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Facts can be as fun as fiction
So, what is informative writing? At its simplest, any text that seeks to ‘inform’.
- news articles
- sports reports
- science experiments
- even things like the description of how a fridge works!
In this wonderful digital era, texts are completely multimodal – they can be written, spoken, filmed, or any combination of these.
What’s important for students is for fun to be injected into informative writing lessons. Facts are one thing – but engaging facts, written in a powerful way? That’s something a reader wants.
As students reach the upper years of schooling, informative writing becomes increasingly important. And in adult life, factual, informative writing is probably the type of writing we will use the most.
Learning should be dynamic!
How the Seven Steps can improve informative writing
The good news is that if you’ve already used the Seven Steps, so many of the techniques you are familiar with transfer to informative writing.
For an in-depth look at how to use the Seven Steps in informative writing, join us at Workshop Two: Putting It All Together.
If you’re new to the Seven Steps, these techniques are really simple to learn (Workshop One: Seven Steps to Transform Writing).
We make it simple for students by teaching the techniques in small manageable chunks, so students master each one before moving on. All kinds of informative texts can be improved using the Seven Steps techniques. For example:
Step 1: Plan for Success
To develop a science report, students need to brainstorm, research, gather information and find the most interesting or important facts to include in their writing. They then need to develop well-structured, logical and clear plans.
Step 2: Sizzling Starts
The introduction to an information report needs to give the reader a quick insight into the topic, but even more importantly it needs to make the reader want to read more. Which facts will your students use to do this? [ Try Step 2: Sizzling Starts]
Step 3: Tightening Tension
Just like a Nat Geo documentary, a great informative text builds up momentum and reaches a high point just before the ending. Informative texts can be real nail biters!
Step 4: Dynamic Dialogue
Real words by real people are much stronger than simply stating facts. Effectively using eye-witness accounts or expert quotes can bring a news report to life!
Step 5: Show, Don’t Tell
Facts are important, but facts just tell. Strong writers engage their readers by making them see, feel and care about a topic. Describing the fear in an impala’s eyes moments before a lion pounces is far more engaging than simply stating ‘Impala are often prey for lions.’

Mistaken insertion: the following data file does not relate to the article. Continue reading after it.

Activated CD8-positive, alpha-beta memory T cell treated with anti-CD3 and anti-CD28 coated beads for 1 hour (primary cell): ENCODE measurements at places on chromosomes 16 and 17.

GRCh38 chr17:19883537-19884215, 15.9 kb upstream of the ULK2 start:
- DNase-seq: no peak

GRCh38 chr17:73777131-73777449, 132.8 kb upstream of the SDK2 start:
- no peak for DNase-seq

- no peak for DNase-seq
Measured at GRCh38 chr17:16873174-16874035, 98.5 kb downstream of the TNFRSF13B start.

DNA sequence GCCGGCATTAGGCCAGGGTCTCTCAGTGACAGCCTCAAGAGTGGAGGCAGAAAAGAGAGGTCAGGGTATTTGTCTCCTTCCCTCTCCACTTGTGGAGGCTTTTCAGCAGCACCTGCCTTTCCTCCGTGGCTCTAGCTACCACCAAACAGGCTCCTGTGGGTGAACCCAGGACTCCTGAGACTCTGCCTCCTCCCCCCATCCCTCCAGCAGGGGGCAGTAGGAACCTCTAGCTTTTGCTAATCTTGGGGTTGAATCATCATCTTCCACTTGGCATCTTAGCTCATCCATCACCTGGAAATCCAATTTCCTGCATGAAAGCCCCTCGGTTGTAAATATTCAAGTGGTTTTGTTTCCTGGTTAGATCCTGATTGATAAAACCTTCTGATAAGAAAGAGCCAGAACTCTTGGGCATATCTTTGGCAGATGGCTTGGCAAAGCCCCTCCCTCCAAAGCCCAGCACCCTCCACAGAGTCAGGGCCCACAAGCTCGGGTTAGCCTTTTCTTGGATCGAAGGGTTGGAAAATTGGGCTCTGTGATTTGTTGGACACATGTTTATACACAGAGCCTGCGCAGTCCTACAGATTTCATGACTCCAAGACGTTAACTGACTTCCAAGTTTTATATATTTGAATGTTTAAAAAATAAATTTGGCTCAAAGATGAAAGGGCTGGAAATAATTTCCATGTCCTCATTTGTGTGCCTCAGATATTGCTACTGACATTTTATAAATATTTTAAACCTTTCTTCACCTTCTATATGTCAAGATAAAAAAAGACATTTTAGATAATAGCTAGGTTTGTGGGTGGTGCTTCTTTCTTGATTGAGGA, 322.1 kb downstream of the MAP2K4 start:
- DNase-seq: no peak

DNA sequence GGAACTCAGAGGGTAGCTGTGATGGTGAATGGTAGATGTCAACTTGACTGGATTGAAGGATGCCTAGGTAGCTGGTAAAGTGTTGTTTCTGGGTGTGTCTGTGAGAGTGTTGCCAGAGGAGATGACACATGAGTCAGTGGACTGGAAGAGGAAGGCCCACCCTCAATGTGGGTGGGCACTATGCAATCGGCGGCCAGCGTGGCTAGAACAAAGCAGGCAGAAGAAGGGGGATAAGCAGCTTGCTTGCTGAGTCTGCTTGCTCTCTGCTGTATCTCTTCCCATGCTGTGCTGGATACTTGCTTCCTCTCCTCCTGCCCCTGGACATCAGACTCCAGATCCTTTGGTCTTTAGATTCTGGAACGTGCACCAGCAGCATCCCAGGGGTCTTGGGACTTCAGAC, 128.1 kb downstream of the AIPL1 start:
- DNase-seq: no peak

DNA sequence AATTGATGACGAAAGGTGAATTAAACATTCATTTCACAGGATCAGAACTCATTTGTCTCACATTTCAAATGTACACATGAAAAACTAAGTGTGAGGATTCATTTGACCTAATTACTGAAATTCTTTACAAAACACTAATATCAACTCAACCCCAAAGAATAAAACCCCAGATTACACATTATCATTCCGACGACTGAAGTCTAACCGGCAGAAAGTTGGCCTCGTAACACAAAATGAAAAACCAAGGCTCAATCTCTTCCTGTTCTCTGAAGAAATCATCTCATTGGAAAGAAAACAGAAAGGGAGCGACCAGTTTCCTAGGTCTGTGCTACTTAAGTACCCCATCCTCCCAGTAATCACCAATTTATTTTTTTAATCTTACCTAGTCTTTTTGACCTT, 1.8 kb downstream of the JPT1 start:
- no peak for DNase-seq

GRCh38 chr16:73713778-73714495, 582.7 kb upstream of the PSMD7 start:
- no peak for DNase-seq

Step 6: Ban the Boring
Ever seen a diamond in the rough? It’s a pretty boring stone. But after it has been cleaned and polished, it’s a wonder to behold. Teach your class about structural editing, expression editing and line editing and let your students’ writing shine!
Step 7: Ending with Impact
Reports shouldn’t fizzle out with the same old boring ‘in conclusion…’ They should leave your reader satisfied, inspired or ready to take action.
Teacher Hub members
Try these handy lists which include several different informative texts, such as books, web pages, news articles and videos, organised by Step. Use these texts and videos to model what the Seven Steps look like in action.
Not a member? Unlock your Teacher Hub Trial today!
Informative Texts Demonstrating the Seven Steps
- Show students examples of the Seven Steps techniques in published texts.
- This handy list is sorted by Step and annotated with notes about how each text demonstrates a particular Seven Steps technique.
- Selection includes picture books, news articles and science comics.
Informative Videos Demonstrating the Seven Steps
- Show students examples of the Seven Steps techniques in filmmaking.
- This handy list is sorted by Step and annotated with notes about how each video clip demonstrates a particular Seven Steps technique.
- Selection includes news reports, documentary scenes and educational videos.
Try an informative Teacher Hub Action Activity!
Use this short classroom activity to practise the technique and build students’ muscle memory. This activity is designed for students in lower primary, or older writers who need extra support.
Box of Goodies (Step 1)
A great starting point for any topic of study is to connect with students’ personal experiences.
Create a box of items relating to the topic. For example, if the topic is Australia, the box might contain a boomerang, a jar of Vegemite, a gum nut, an Australian flag, a piece of Aboriginal art, etc.
Get students to sit in a circle and ask a volunteer to pick an item out of the box. Get the student to explain how the object relates to the topic and describe any personal experiences they have with the object, e.g. eating Vegemite on toast or waving the flag on Australia Day.
Get other students to pick an object out of the box and repeat the activity until everyone has had a turn or there are no objects left.